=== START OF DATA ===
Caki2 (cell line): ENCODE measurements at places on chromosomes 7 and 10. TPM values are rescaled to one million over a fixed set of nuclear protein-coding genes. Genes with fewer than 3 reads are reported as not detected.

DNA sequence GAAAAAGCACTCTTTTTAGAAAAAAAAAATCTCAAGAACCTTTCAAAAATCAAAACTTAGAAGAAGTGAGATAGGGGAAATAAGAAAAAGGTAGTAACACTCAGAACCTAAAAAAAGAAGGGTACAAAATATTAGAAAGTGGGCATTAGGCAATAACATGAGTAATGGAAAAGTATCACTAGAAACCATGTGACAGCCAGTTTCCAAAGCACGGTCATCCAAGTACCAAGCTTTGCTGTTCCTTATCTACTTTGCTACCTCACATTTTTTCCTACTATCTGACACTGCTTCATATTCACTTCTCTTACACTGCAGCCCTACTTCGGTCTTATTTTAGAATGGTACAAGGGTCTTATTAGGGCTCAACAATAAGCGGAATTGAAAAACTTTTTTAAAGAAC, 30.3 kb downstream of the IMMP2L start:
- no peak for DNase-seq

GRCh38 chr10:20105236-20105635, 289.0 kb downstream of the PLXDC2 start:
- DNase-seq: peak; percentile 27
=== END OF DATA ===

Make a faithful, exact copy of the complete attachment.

Caki2 (cell line): ENCODE measurements at places on chromosomes 7 and 10. TPM values are rescaled to one million over a fixed set of nuclear protein-coding genes. Genes with fewer than 3 reads are reported as not detected.

DNA sequence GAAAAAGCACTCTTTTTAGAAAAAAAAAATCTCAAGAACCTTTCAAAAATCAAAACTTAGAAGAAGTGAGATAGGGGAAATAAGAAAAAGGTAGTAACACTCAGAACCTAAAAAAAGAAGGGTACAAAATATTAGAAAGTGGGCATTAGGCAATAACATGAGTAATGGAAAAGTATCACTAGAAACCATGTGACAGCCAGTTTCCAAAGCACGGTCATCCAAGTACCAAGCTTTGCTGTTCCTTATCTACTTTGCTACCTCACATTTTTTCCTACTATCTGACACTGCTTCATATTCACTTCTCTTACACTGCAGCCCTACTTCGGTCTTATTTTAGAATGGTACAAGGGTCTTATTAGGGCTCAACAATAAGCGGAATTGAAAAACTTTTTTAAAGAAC, 30.3 kb downstream of the IMMP2L start:
- no peak for DNase-seq

GRCh38 chr10:20105236-20105635, 289.0 kb downstream of the PLXDC2 start:
- DNase-seq: peak; percentile 27